If economic insecurity, a lack of spending, rising private debt, unemployment and insecure employment is a problem, it does not make sense to argue the Federal Government cannot deal with it. What’s more, increases in spending when there is spare capacity in the economy need not be inflationary.
American economist Ellis Winningham says he lies awake at night worrying about the resources left idle and output forever lost in the global economy, because people across the developing world are lying awake at night worrying about inflation.
Inflation rates in high income countries have been remarkably low and stable across almost the whole of modern economic history. Increasing spending when there is spare capacity doesn’t lead to significant inflation. And gradual increases in prices over time have not led to decreases in living standards.
“Why do you need bread to cost 5 cents per loaf, and a new car $2,000?,” says Ellis. “Are you saying you also want your paycheque to be smaller? If bread was $5, and the unskilled worker earned $3,000 per month, what the f*** do you care about the price of bread?”
Economist Ellis Winningham
“When the price of bread goes from $2 to $2.20, that is not inflation,” he said. “When the price of bread goes from 50 cents to $2.50 cents over a period of 55 years, that is NOT inflation. If the price of bread was $5, and on average, the unskilled worker earned $3,000 per month, what the f*** do you care about the price of bread? Besides, why do you need bread to be 5 cents per loaf, and a new car to cost $2,000? Are you saying you also want your paycheck to be smaller?”
In other words, inflation isn’t just about the money.
Claire Connelly is an award-winning freelance journalist and speaker, she is the founder of Hello Humans, an experiment in subscription journalism starting at just $1 a month. https://www.patreon.com/hello_humans. She is also the editor-in-chief of Renegade Inc, a new publication dedicated to everything we got wrong on the economy, finance, tech, business, culture and policy that led to this terrifying and confusing moment in history.
Specializing in economics, technology and policy, Connelly is working on her first book and podcast series, How the World Really Works*. (*Title may be due to change).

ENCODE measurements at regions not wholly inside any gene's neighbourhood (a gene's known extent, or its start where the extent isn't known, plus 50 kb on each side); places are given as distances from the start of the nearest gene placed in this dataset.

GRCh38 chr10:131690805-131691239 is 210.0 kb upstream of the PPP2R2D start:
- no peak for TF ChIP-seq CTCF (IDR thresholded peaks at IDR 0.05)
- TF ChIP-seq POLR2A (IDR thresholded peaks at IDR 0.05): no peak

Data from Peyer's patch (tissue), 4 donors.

With more than a decade of experience under her belt, Claire has written for leading publications including The Australian Financial Review, The Saturday Paper, ABC, SBS, Crikey, New Matilda, VICE & others. She is the co-host of The Week In Start-Ups Australia, and features regularly as a commentator on TV and radio shows including Radio National's Download This Show, ABC's The Drum, Ten's The Project, and more. Follow her on Twitter: @_ClaireConnelly
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Tony, I was referring to a country with its own currency. Greece is a bit different as it does not have its own currency, so the Pigou effect would’nt work in Greece. However, a wage cut should still work because the less Greeks pay themselves, the more competitive are their exports.
As to why the 30% fall in wages you refer to has not worked so far, the best answer I can think of is that during Greece’s first ten years in the Eurozone, they awarded themselves a 50% pay increase as compared to 10% for Germany. So if wages in Greece fall another 10% (roughly) that should solve the problem.
Of course that’s a brutal way of dealing with a country which has become uncompetitive in a common currency area, but that’s the big downside of common currency areas.
That’s not of much interest for the real world in that wages just don’t fall in a recession because of Keynes’s “wages are sticky downwards” phenomenon. However, it does indicate that one of the free market’s cures for a recession is a helicopter drop (dropped on households and government spending departments).
And that is support of a sort for curing recessions with fiscal measures rather than just interest rate cuts.